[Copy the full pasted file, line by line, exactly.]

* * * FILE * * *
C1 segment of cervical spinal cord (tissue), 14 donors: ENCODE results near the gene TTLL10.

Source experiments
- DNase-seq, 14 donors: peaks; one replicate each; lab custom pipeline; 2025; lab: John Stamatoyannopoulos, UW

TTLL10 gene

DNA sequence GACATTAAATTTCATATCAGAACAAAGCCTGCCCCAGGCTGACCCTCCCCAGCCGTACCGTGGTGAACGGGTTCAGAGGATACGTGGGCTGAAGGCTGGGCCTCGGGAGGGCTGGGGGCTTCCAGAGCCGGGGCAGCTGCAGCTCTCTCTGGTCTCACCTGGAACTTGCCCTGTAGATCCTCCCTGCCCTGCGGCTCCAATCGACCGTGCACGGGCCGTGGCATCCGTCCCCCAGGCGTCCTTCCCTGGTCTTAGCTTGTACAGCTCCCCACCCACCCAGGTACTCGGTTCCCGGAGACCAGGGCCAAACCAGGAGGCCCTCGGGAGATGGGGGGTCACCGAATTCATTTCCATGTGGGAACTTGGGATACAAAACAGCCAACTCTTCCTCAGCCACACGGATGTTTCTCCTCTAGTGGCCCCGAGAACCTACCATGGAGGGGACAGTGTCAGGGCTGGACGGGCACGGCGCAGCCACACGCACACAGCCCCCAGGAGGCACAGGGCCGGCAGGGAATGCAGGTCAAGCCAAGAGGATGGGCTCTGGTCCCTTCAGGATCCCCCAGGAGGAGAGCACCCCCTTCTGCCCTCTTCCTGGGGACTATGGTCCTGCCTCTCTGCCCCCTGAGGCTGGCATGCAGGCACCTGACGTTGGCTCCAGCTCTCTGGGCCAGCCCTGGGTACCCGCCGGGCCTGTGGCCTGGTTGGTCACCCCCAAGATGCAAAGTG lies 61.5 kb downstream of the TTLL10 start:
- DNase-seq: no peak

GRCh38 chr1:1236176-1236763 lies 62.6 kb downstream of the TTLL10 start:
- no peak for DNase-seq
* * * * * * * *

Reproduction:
C1 segment of cervical spinal cord (tissue), 14 donors: ENCODE results near the gene TTLL10.

Source experiments
- DNase-seq, 14 donors: peaks; one replicate each; lab custom pipeline; 2025; lab: John Stamatoyannopoulos, UW

TTLL10 gene

DNA sequence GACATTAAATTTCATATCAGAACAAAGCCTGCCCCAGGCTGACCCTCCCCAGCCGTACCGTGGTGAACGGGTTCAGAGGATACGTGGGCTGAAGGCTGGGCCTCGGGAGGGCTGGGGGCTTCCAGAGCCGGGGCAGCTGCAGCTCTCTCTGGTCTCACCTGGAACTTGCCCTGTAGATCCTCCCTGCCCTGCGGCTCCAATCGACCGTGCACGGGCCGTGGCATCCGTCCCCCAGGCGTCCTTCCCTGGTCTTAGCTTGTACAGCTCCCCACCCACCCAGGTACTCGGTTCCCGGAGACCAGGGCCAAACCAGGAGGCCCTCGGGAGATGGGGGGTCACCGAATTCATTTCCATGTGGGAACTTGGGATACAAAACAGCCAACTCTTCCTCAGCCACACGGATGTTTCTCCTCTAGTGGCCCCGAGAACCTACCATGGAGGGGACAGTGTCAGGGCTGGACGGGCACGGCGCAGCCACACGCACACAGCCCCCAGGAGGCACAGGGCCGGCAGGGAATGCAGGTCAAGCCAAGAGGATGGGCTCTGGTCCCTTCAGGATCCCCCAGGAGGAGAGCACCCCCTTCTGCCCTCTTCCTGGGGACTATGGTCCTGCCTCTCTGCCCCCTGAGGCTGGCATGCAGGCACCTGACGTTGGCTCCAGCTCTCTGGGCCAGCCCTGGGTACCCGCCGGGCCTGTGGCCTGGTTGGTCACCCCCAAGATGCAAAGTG lies 61.5 kb downstream of the TTLL10 start:
- DNase-seq: no peak

GRCh38 chr1:1236176-1236763 lies 62.6 kb downstream of the TTLL10 start:
- no peak for DNase-seq